Minority-Owned Businesses

Think you might qualify as a minority-owned business? We'll tell you exactly what you need know to get certified and take advantage of the grants, loans, and government programs specifically designed to help minority-owned businesses like yours grow.

April 16th, 2019   |    By: The Startups Team    |    Tags: Funding

What is a minority-owned business?

In order to be considered a "minority" in the world of small business, you must be at least 25%...

  • African-American
  • Hispanic-American
  • Asian-American
  • Pacific Islander
  • Alaskan Native
  • American Indian

Women-owned businesses, on the other hand, are another category.

In order for a business to qualify as minority-owned, it needs to be at least 51% owned by a person or persons from one of those groups.

Additionally, you’ll often need to be certified as a minority business enterprise (MBE) or a disadvantaged business enterprise (DBE) in order to qualify for certain loans or grants.

That’s not the case for all loans and grants, however, so make sure it’s a requirement before going through the process of getting certified.

More on MBE certification below.

How do you start a minority-owned business?

In order to start a minority-owned business, you need to be a minority and start a business!

When we start talking about certification, things get a little more complicated. MBE certification is handled through the National Minority Supplier Development Council (NMSDC).

Here’s what you’ll need in order to become certified as an MBE.

Criteria for MBE certification

In order to qualify for certification, your business must meet the following criteria, from the NMSDC website:

  • Business owners are United States citizens.
  • Must be at least 51% minority-owned, operated, and controlled. For the purposes of NMSDC’s program, a minority group member is an individual who is at least 25% Asian, Black, Hispanic, or Native American. Minority eligibility is established via a combination of screenings, interviews and site visits.
  • Ownership, in the case of a publicly-owned business, means that at least 51% of the stock is owned by one or more minority group members.
  • Must be a profit enterprise and physically located in the U. S. or its trust territories.
  • Management and daily operations must be exercised by the minority ownership member(s).

Documentation

While the specific documents you’ll need will vary based on the type of business you’re running, here’s a sample from the NMSDC website of the documents required for a corporation:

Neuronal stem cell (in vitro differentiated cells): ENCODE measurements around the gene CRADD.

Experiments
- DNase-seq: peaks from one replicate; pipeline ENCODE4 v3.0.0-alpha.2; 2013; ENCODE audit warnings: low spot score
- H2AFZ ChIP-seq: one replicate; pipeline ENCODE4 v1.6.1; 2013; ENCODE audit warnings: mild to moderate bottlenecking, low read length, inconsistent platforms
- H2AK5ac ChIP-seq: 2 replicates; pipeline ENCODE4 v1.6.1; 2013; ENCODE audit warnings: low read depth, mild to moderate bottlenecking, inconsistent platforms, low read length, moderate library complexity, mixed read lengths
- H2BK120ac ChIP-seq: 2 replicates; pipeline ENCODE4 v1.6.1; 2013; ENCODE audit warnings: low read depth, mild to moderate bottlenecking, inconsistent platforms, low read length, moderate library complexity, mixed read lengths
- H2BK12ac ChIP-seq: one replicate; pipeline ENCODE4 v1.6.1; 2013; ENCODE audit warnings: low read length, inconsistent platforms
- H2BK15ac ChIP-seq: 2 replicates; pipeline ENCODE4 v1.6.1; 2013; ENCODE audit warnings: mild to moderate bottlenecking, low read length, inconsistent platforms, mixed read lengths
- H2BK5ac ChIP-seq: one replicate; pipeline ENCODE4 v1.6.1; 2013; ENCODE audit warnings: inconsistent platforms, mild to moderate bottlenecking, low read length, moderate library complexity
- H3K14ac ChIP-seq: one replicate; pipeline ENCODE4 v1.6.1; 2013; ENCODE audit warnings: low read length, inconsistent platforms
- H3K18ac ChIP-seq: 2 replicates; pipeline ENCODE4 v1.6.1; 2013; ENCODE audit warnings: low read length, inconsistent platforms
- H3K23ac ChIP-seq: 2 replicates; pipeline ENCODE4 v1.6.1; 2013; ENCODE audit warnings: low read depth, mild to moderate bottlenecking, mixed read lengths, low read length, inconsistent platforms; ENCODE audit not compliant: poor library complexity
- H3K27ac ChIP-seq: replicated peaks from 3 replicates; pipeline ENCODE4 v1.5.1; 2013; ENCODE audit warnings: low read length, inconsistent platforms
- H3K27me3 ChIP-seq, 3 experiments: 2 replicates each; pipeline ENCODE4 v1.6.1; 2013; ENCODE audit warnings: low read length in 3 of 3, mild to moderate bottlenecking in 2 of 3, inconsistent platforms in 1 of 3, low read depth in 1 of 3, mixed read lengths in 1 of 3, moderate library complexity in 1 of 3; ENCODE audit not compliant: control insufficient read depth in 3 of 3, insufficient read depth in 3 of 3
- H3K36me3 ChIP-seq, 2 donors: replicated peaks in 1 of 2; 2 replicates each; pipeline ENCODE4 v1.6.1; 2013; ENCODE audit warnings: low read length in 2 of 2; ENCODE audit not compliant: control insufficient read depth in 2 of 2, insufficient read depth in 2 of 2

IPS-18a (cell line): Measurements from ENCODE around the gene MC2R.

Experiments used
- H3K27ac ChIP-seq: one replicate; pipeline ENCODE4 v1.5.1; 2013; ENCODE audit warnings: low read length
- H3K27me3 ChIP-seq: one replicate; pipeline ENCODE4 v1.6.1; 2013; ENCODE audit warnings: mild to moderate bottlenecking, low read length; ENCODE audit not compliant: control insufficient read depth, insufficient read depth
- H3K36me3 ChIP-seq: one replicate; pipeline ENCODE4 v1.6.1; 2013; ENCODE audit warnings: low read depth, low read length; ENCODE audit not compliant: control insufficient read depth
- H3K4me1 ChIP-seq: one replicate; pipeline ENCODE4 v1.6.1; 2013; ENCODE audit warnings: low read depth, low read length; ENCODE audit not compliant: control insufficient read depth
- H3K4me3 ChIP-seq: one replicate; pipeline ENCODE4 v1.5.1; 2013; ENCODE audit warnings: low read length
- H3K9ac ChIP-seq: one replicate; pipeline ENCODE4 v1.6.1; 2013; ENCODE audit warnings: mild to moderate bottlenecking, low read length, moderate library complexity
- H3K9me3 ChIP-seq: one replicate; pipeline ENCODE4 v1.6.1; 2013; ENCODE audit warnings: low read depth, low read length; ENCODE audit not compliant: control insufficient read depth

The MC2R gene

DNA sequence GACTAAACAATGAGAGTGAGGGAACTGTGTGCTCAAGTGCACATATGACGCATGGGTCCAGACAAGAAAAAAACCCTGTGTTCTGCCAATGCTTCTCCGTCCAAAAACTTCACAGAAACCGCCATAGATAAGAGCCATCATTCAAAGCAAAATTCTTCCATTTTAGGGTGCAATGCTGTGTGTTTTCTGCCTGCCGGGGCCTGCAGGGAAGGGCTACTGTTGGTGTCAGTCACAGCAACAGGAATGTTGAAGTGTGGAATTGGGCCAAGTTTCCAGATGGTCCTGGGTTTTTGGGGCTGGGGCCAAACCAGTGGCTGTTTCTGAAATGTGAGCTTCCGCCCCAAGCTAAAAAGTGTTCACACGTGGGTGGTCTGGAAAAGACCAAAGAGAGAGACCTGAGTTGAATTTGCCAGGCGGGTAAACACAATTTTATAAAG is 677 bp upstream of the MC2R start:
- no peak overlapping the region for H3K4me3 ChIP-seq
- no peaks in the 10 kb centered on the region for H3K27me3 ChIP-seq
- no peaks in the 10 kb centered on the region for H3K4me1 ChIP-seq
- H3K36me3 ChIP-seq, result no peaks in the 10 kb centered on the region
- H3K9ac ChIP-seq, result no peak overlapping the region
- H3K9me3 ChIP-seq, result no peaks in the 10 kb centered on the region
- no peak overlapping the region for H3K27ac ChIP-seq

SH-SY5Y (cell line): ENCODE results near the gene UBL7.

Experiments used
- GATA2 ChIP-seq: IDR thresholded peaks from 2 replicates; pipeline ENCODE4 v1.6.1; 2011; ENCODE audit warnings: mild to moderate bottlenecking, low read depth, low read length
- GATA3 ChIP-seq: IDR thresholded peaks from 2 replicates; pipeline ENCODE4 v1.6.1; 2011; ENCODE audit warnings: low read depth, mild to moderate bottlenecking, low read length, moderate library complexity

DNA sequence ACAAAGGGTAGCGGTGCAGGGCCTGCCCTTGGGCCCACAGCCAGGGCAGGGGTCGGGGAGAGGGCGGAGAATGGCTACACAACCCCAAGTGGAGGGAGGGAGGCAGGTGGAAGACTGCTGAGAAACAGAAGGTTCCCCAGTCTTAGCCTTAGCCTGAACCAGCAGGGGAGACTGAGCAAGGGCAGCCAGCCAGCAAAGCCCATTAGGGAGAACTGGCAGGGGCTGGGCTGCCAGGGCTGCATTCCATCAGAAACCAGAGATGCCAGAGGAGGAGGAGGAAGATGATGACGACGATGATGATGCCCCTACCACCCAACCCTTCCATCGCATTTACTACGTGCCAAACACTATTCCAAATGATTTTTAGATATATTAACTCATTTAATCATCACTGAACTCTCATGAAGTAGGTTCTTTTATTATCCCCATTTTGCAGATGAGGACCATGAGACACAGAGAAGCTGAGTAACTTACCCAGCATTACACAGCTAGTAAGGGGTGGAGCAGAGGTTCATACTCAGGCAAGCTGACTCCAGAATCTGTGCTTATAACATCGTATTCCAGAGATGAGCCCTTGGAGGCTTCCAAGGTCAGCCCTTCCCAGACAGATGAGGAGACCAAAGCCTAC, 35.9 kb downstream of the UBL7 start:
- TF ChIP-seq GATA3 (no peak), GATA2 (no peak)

• The History of Business
  • Certificate of Incorporation
  • Articles of Incorporation
  • Stock Certificates and Stock Ledger
  • Minutes to Board of Director’s meetings as well as Shareholder’s meetings
  • Bylaws (executed and attested) and Amendments (if applicable)
  • All agreement(s) pertaining to ownership, operation, and control of the business
  • Business cards that list appropriate corporate titles, copies of resumes, copy of driver’s licenses and proof of US Citizenship (Birth certificates or U.S. Passports only) for all Principals
  • Corporate Bank Resolution Agreement(s) to include Bank Signature Card(s)
  • Business Lease Agreement(s) (and Security Deeds if home-based)
  • Proof of general liability insurance and in some cases bonding
  • Copies of the businesses’ canceled checks

Application

Once you have all of the paperwork lined up, you can apply for MBE certification on the NMSDC website.

After registering with the agency, you can take as much time as you need to fill out of the application — it will save your progress for you. Once you’ve paid the required fees, your application will be considered complete.

It can take up to 90 days for you to find out whether or not you’ll be receiving certification.

Your application will be reviewed by the NMSDC Certification Committee and then their decision will be reviewed by their Board. If those two groups approve, they’ll let you know via email and mail. If you’re not approved, you can submit a letter of appeal.

Benefits of being a certified minority-owned business

The main benefit of getting certified as an MBE is the availability of certain funds that specifically designated for minority-owned businesses.

From specific grants and loans to government programs that are required to award a certain percentage of their contracts to MBEs, there are quite a few funding options that open up after certification.

Of course, it’s worth it to assess whether or not you’ll be interested in those types of funding before you go through the process of becoming certified as an MBE.

Most tech startups, for example, probably won’t be seeking government grants or contracts. But we don’t know the specifics about your company, and it’s absolutely possible that you could go for that money. So definitely assess that for yourself before you get certified.

With that in mind, let’s take a look at some of the funding options that are available for certified MBEs.

Grants for minority-owned businesses

There are four levels of grants for minority business owners:

  1. Federal
  2. State
  3. Local
  4. Private

Federal grants usually offer the most money — and have the most competition. They’re also pretty specific and usually tied to a government agency that has clear requirements for qualifying for the money — and for what they expect you to do with it.

State grants, on the other hand, are usually less money than federal grants but also — depending on your state — less competitive. State governments may work with the federal government to administer money that’s been set aside specifically for small business grants.

Local grants tend to be even smaller but they may be easier to secure because personal connections still mean something! Usually, these grants are about improving your local community, so if your startup or small business is focused on improving your town or county, a local grant is a good option to pursue.